Comcast Widens Wideband Footprint
LR Cable Opinion Alan Breznick, Cable/Video Practice Leader, Light Reading 2/6/2009
Comcast, which ended 2008 with wideband service enabled in 20 percent of its network footprint, now has more than 35 percent of its cable modem termination systems (CMTSs) upgraded for the technology, according to Chris Bastian, senior director of network architecture for the MSO.
Speaking here at the Society of Cable Telecommunications Engineers (SCTE) Canadian Summit earlier this week, Bastian said Comcast is now installing or upgrading more than 100 Docsis 3.0-capable CMTSs in its systems each month.
Bastian said Comcast, which is relying on Arris Group Inc. (Nasdaq: ARRS) and Cisco Systems Inc. (Nasdaq: CSCO) for its CMTS gear, is also preparing to launch wideband service in more markets. The MSO is getting ready to extend service to the San Francisco and Denver markets after introducing wideband in 10 other major markets last year.
Comcast is also looking to boost data speeds to its wideband subscribers. But Bastian declined to say how much or when. The MSO now offers maximum speeds of 50 Mbit/s downstream and 10 Mbit/s upstream.
“We will offer greater speeds as the market demands,” he said. “Part of that will be customer demand, and the other part will be keeping pace with, or outpacing, the competition.”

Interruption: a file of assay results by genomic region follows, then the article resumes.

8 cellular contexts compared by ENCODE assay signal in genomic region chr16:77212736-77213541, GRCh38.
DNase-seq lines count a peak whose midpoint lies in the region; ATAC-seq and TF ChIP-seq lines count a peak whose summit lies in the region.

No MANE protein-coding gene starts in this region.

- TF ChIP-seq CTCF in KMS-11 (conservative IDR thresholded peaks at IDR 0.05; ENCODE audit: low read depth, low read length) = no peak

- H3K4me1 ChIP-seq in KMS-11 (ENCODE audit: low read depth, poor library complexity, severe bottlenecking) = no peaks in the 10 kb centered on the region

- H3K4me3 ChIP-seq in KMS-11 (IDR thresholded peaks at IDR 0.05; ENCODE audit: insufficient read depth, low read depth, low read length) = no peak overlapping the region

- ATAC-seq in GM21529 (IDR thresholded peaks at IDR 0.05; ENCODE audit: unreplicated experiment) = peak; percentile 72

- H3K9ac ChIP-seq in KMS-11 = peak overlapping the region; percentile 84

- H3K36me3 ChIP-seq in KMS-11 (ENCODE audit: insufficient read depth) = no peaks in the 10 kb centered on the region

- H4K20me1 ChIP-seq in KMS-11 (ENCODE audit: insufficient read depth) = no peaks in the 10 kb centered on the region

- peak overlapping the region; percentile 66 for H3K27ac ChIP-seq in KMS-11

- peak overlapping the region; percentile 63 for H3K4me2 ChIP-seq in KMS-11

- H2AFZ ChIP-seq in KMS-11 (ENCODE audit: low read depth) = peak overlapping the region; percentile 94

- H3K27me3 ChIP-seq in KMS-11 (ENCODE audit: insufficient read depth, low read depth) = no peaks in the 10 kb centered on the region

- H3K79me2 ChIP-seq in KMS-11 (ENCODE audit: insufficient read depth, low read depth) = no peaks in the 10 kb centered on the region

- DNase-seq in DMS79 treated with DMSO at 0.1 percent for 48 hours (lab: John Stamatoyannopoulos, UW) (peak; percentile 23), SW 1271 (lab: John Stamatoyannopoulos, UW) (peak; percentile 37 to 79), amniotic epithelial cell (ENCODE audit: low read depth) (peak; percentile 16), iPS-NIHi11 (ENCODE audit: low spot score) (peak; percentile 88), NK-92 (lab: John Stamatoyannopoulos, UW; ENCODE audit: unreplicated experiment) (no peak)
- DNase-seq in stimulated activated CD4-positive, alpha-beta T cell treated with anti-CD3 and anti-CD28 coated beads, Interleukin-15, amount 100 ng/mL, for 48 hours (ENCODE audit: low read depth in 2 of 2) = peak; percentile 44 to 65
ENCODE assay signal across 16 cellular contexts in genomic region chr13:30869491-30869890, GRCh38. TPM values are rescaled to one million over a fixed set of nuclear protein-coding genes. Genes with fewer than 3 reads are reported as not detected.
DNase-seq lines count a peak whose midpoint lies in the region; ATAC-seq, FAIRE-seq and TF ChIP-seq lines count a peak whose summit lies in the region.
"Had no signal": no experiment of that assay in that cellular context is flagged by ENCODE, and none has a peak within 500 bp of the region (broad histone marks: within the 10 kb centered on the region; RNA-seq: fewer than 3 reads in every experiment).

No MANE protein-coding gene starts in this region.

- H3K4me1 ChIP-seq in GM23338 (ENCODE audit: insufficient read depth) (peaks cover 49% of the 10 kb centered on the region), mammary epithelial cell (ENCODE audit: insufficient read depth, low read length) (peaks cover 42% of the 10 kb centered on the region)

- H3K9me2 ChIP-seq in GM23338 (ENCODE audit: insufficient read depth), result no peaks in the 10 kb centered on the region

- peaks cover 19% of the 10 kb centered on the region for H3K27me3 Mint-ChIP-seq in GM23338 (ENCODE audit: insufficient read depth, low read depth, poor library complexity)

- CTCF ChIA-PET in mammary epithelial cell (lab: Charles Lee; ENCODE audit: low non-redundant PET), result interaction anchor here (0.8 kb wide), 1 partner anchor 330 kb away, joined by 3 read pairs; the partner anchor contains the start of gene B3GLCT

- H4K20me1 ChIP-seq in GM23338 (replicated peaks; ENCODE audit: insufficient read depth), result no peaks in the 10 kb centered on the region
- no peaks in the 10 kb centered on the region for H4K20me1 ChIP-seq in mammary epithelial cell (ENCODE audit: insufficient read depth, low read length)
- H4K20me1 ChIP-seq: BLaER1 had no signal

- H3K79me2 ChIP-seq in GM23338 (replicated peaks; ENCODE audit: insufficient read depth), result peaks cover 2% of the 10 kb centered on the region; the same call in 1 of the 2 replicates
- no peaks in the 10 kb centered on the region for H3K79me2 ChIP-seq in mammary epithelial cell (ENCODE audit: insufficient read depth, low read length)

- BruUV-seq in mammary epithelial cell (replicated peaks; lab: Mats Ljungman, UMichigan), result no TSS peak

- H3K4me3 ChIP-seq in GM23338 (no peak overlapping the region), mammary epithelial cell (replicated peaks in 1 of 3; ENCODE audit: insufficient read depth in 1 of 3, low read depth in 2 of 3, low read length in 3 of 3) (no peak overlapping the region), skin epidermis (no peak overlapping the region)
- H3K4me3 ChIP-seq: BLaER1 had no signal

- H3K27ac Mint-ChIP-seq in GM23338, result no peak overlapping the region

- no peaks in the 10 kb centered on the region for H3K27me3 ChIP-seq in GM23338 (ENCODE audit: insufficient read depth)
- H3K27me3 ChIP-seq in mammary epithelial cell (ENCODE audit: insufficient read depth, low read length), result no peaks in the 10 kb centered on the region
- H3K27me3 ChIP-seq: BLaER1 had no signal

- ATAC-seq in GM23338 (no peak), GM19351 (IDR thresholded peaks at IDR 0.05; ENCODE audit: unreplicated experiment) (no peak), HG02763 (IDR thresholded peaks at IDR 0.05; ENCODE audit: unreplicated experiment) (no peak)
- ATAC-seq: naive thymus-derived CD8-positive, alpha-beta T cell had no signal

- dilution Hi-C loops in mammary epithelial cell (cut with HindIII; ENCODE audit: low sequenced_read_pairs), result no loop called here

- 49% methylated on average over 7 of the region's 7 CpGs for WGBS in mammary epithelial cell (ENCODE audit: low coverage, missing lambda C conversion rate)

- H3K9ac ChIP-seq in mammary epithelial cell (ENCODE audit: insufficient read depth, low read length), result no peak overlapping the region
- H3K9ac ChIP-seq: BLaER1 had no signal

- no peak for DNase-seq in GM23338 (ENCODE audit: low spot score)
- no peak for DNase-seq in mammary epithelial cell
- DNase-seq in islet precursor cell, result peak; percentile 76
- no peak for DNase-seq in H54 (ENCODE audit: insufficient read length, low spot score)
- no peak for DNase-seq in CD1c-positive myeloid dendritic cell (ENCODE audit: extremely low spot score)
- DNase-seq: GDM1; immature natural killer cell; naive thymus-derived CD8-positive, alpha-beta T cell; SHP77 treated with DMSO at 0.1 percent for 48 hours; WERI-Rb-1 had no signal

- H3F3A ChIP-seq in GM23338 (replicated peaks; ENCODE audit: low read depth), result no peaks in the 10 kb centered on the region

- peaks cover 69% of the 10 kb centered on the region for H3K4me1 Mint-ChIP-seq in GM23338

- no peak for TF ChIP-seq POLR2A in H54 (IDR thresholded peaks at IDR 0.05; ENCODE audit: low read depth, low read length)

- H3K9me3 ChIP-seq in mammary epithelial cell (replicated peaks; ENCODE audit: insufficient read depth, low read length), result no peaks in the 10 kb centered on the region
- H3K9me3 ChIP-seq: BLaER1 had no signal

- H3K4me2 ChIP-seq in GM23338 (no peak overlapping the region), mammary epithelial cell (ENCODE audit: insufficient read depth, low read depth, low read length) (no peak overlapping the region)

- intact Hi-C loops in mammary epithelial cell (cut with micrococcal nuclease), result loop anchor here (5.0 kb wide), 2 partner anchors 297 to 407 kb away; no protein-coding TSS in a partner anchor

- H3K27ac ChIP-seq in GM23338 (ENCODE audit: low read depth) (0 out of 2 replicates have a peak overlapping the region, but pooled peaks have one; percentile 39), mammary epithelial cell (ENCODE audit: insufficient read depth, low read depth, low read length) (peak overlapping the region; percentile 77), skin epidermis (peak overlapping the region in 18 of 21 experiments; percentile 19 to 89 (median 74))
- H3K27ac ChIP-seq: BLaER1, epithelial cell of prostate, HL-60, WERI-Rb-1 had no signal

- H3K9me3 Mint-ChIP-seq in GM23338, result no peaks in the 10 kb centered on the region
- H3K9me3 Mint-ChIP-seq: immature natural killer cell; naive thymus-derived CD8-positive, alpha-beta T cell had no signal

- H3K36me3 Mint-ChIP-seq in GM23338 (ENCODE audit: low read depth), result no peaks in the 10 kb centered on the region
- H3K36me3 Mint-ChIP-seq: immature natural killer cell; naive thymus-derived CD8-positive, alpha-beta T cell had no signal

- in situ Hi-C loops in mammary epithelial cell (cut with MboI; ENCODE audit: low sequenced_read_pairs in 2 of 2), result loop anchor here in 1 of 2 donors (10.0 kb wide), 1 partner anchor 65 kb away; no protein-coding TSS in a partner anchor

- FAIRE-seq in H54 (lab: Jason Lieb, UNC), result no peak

Bastian said Comcast is preparing for greater Docsis 3.0 deployments by upgrading its fiber nodes to support at least three bonded downstream channels and two bonded upstream channels. It’s also preparing for the wideband future by upgrading from 16 QAM to 64 QAM on the upstream side, while it anxiously waits for its two CMTS vendors to gain the CableLabs “Silver” level of qualification, which includes Docsis 3.0's upstream channel bonding feature. [Ed note: To date, only one CMTS vendor – Casa Systems Inc. – has achieved the Docsis 3.0 "Silver" and "Full" designations.] (See CableLabs Accelerates Docsis 3.0 Testing and CableLabs Cheers Casa Chassis.)
“We’re eager to deploy upstream channel bonding,” he said. “We’re looking to get our hands on these devices as soon as we can.” He’s hoping to start beta testing of CMTSs for upstream channel bonding in the spring.
Besides faster data download and upload speeds, Bastian said Comcast is aiming to use Docsis 3.0 to offer a number of new services to broadband subscribers, including multicasts, video telephony, video conferencing, and network backups of home content. In addition, Comcast is hankering to use wideband to deliver symmetrical bandwidth and AES encryption to commercial customers and T-1 cellular backhaul service to wireless providers.
— Alan Breznick, Senior Analyst, Heavy Reading